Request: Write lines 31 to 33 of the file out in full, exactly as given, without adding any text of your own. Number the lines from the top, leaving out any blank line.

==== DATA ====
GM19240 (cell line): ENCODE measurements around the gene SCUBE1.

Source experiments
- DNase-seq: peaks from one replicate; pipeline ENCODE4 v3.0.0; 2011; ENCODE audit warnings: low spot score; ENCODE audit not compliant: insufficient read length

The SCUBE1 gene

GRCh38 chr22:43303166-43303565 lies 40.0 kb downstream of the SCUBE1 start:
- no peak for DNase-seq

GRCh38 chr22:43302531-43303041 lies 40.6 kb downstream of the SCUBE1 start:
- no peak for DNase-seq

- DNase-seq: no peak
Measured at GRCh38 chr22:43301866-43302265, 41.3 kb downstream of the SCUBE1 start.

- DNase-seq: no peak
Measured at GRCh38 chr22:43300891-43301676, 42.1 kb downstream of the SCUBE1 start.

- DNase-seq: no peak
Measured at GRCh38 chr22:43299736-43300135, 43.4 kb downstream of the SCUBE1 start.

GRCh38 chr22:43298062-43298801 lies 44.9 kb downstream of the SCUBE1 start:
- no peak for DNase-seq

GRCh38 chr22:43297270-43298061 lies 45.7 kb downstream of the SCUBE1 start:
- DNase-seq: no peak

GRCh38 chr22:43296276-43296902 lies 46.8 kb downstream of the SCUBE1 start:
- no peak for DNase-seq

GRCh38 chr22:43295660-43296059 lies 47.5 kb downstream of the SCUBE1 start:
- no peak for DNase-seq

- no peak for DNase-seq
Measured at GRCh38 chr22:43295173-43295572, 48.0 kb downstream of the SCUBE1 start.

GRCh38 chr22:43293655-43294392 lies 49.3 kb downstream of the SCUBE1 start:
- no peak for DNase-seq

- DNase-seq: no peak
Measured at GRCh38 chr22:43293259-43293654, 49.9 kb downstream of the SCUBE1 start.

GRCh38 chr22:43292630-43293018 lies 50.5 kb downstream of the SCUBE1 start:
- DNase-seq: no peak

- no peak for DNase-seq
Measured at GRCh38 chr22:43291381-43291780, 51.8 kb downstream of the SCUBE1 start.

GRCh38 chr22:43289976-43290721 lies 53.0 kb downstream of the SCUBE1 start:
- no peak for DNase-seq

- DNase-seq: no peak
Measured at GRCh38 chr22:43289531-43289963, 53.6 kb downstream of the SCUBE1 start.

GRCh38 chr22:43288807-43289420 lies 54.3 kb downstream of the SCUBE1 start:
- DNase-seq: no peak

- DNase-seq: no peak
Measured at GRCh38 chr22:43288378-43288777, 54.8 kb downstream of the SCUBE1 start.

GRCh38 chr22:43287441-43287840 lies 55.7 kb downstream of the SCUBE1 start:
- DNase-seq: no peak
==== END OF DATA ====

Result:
- no peak for DNase-seq
Measured at GRCh38 chr22:43291381-43291780, 51.8 kb downstream of the SCUBE1 start.

GRCh38 chr22:43289976-43290721 lies 53.0 kb downstream of the SCUBE1 start: